1. Start/Stop VMs
We’re talking about Azure here, so this is the most obvious application to Azure Automation and it can save a lot of money! You can run VMs just during working hours, shutting them down and deallocating at the end of the day, or you can start VMs based on need – when a certain job is started, the VM can boot, process the data, then shut down when it’s not needed. This is great for end of period reporting, if there’s a lot of data to process, and for developer environments. There’s lots of ready-to-go runbooks with the ability to filter VMs based on tags, allowing you to schedule some, but not all VMs to shut down – this could be useful for applications that need many servers at certain times of the day, but fewer at off-peak times – provided you cannot set up the application in VM Scale Sets, of course.
2. Replace SQL Agent Jobs
Moving to Azure SQL Database is a great way to reduce server management tasks and costs when migrating to Azure. Unfortunately, the Azure DB service doesn’t have a SQL Agent available due to the nature of the service. You can migrate your SQL Agent jobs to Azure Automation, which can connect to your SQL Databases and easily run automated tasks. If the SQL Agent job needs to access VM data somewhere in your network, you can use Hybrid Runbooks to allow Azure to run the job locally, like a Task Scheduler job. The benefit to Hybrid Runbooks over Task Scheduler is that the job is more likely to run if a server is offline – provided you install more than one hybrid worker!
3. Manage Patches
Did you know that Azure Automation has a native Update Management capability? You can manage your VM updates from a single pane of glass, without needing to invest in a complex configuration management solution. You can quickly onboard VMs and see what patches are missing, triage the most critical patches, and apply them – without having to log into the VM itself. You can schedule regular installation of updates, or apply the specific updates just once. There’s a rich reporting system that can tell you at a glance the current compliance across your servers, and a quick view into whether the installation was successful. The solution can even give you an estimate for how long a given patch will take to install, based on other agents that have installed the same update – that can be tremendously helpful when setting expectations with your business!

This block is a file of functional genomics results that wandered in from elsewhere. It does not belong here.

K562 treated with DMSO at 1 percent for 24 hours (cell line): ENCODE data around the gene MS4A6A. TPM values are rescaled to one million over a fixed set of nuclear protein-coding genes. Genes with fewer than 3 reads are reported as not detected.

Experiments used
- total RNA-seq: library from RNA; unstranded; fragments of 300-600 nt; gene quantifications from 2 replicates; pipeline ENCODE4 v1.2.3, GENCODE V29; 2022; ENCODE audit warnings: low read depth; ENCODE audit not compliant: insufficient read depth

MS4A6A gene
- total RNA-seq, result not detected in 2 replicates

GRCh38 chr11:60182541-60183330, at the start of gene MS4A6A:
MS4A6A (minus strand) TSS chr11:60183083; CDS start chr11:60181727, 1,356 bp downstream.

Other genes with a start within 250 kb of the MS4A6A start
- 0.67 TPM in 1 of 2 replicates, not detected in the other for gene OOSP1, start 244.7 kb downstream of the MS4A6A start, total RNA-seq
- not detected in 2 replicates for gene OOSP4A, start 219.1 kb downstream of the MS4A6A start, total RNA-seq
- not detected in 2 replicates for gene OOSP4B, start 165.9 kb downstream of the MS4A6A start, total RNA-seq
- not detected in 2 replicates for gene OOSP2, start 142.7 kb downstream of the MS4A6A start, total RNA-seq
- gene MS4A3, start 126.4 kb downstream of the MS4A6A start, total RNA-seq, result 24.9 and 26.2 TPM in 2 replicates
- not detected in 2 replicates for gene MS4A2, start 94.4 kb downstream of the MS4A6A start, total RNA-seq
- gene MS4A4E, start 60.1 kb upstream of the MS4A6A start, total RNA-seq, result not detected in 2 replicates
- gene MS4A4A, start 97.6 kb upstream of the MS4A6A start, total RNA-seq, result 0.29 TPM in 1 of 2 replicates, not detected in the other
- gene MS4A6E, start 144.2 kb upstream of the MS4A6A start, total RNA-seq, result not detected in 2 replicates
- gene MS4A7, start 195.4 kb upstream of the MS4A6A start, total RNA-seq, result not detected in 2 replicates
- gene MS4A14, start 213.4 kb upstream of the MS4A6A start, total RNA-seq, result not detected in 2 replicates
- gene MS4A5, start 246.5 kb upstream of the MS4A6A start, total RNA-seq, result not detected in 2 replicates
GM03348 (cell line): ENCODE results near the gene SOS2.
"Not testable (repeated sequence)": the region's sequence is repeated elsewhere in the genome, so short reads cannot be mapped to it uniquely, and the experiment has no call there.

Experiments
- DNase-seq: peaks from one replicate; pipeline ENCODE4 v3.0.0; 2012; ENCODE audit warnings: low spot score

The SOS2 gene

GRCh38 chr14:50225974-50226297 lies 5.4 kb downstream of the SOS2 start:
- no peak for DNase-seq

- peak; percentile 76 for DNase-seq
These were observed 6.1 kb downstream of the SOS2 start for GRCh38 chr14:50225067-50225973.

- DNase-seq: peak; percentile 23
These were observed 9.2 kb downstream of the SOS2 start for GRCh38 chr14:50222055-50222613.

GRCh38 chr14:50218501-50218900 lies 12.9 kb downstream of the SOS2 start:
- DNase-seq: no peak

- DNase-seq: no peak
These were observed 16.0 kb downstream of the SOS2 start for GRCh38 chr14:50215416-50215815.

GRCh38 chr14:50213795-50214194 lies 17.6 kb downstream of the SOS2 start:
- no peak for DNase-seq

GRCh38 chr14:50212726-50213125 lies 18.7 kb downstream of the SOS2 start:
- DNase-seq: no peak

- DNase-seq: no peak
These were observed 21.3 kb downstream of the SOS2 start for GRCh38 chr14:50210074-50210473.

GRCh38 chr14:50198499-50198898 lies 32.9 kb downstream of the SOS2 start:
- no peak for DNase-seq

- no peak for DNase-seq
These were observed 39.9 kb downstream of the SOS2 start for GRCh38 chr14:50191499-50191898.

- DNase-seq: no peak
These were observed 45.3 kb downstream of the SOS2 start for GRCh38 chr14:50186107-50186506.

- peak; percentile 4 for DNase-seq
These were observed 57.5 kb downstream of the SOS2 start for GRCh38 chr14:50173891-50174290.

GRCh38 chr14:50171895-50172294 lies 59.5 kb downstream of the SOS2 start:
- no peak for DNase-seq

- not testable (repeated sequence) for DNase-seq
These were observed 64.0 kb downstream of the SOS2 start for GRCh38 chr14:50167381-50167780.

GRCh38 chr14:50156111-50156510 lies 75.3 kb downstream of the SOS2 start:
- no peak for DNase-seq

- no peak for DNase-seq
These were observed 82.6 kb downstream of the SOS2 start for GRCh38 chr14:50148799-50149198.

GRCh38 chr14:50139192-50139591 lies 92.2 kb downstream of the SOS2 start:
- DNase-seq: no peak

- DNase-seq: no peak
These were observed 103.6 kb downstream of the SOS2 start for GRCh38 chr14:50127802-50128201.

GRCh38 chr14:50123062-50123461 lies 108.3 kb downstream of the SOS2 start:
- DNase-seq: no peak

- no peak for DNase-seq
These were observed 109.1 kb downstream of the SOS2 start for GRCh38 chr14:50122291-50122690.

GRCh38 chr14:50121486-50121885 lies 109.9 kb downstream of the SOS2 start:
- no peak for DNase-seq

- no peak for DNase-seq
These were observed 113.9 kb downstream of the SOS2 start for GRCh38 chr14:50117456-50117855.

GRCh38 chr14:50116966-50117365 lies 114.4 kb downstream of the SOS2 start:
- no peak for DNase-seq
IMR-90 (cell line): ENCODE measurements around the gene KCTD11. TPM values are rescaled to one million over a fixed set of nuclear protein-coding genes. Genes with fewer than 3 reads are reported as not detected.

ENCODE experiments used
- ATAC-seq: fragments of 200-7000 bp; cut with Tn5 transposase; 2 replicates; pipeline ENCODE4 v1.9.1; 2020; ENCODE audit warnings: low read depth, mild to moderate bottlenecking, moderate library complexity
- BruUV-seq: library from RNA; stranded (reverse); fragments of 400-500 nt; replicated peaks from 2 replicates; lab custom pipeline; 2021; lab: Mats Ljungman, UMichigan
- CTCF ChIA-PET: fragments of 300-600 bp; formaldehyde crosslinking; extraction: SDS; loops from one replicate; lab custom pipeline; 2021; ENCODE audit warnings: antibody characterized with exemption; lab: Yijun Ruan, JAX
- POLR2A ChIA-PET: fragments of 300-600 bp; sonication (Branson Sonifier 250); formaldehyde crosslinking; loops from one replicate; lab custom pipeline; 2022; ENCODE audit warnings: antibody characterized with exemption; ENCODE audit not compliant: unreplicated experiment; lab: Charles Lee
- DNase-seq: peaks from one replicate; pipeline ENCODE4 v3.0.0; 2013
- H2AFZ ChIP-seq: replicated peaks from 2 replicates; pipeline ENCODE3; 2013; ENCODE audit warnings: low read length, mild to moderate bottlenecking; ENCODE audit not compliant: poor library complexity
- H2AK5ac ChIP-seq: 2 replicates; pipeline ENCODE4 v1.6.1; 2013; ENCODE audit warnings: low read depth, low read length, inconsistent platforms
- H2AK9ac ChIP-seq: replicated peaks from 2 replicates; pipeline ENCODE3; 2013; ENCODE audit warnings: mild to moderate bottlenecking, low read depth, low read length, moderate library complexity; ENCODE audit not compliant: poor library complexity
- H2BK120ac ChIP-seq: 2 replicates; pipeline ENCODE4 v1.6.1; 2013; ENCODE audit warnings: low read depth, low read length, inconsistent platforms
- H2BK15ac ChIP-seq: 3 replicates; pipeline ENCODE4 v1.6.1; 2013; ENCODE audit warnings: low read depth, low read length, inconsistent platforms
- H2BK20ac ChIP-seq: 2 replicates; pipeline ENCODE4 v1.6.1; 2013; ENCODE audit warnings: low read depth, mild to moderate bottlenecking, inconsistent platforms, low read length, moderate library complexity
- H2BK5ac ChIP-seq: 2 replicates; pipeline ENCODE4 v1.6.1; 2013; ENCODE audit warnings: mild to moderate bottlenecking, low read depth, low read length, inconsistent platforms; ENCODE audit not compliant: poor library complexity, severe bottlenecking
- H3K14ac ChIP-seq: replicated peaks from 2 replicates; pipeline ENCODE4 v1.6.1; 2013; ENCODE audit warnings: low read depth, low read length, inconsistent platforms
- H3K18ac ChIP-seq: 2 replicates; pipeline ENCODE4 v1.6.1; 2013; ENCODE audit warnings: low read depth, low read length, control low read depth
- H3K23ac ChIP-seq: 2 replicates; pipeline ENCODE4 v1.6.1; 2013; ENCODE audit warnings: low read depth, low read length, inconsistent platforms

Windows is, naturally, supported – using WSUS or public Microsoft update, and some flavours of Linux are supported as well.
4. Respond to an event alert
Azure Automation can start a runbook when a webhook is called. When an event occurs, the source makes an HTTP request to the URL configured for the webhook, containing some data, and Azure Automation can be configured to parse the data and make a change based on that information. An example could be (returning to the first point) starting a VM if an infrequent task relies on the VM running – when a user starts the process, a webhook containing the VM name and the action (Start) could be sent to Azure Automation, and the VM would boot up in a few minutes. Another example of handling events, which has a more direct application for InfoSec and ITPros, is to respond to an event – for example, if a critical service stops on a VM, Azure Automation can run to reboot the VM or restart the service, or if CPU use gets too high, Azure Automation can scale up the application one server at a time. This isn’t limited to Azure VMs; hybrid runbook workers can run scripts inside AWS or on premises just as easily (though the capabilities are limited to what’s possible on the system you’re connecting to)